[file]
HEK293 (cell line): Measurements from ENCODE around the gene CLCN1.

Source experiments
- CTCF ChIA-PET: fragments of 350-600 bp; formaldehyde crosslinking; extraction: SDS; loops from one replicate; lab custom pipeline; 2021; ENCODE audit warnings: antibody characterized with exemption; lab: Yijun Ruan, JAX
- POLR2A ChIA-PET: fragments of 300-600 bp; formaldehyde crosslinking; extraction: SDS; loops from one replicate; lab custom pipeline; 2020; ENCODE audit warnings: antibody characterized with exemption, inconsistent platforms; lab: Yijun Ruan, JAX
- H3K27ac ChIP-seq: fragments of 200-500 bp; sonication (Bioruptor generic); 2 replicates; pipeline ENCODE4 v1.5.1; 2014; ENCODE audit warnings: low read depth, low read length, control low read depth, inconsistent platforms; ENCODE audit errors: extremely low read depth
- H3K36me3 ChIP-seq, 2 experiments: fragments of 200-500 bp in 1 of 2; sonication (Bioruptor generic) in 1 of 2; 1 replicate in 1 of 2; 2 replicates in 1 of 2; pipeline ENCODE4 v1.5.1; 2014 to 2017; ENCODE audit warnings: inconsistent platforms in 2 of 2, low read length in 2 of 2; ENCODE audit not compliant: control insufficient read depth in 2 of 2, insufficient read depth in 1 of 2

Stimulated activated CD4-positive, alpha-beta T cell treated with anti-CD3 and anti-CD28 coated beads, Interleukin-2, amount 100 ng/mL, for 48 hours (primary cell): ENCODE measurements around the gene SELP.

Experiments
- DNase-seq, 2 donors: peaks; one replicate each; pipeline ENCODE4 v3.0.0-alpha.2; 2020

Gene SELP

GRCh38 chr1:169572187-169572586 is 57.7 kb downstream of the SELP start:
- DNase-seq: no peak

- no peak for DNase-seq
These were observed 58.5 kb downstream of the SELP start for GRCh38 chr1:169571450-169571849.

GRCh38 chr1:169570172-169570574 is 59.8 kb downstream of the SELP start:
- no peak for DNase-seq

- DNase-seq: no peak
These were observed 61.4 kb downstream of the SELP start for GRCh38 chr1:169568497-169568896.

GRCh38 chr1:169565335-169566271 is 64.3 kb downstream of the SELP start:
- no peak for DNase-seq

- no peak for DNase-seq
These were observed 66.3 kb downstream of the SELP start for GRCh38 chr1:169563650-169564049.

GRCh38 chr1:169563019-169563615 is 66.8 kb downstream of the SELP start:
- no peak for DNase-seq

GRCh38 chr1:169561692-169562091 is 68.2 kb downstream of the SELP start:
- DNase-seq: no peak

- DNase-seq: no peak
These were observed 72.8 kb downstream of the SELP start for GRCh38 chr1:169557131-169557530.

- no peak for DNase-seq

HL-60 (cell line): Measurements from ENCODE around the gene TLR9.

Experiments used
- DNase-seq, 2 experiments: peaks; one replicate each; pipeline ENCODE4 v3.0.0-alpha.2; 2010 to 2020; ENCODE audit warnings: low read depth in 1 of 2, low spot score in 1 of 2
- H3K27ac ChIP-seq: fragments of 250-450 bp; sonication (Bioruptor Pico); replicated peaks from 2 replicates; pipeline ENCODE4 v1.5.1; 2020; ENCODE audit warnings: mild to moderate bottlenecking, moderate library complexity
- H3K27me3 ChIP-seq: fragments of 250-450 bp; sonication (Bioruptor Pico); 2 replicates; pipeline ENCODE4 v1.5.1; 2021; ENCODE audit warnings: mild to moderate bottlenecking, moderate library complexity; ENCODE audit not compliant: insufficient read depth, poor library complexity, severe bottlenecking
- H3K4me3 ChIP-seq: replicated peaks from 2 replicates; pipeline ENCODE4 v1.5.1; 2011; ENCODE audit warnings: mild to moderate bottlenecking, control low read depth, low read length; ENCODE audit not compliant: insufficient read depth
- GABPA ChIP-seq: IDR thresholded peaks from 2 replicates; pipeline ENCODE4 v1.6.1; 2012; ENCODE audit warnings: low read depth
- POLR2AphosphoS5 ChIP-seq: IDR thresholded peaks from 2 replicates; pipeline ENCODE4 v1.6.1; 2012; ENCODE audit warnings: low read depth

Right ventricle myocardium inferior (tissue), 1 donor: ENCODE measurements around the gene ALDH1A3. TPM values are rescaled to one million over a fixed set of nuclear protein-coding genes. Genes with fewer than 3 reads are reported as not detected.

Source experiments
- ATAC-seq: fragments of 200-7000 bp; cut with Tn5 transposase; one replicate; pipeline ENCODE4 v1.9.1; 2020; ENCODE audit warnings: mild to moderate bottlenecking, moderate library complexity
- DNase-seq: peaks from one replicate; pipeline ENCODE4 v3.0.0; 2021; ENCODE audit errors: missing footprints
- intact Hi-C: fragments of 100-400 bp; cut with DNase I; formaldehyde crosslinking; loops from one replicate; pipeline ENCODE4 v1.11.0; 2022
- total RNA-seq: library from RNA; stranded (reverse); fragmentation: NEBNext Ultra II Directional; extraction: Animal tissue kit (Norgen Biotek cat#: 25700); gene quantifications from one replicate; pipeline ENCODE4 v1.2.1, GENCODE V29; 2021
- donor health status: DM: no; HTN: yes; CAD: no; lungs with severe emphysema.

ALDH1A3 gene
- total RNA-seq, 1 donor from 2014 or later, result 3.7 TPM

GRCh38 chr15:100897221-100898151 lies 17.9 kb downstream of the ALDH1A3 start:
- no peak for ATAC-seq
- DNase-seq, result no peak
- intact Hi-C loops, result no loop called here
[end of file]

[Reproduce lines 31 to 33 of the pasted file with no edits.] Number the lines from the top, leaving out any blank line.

Experiments used
- DNase-seq, 2 experiments: peaks; one replicate each; pipeline ENCODE4 v3.0.0-alpha.2; 2010 to 2020; ENCODE audit warnings: low read depth in 1 of 2, low spot score in 1 of 2
- H3K27ac ChIP-seq: fragments of 250-450 bp; sonication (Bioruptor Pico); replicated peaks from 2 replicates; pipeline ENCODE4 v1.5.1; 2020; ENCODE audit warnings: mild to moderate bottlenecking, moderate library complexity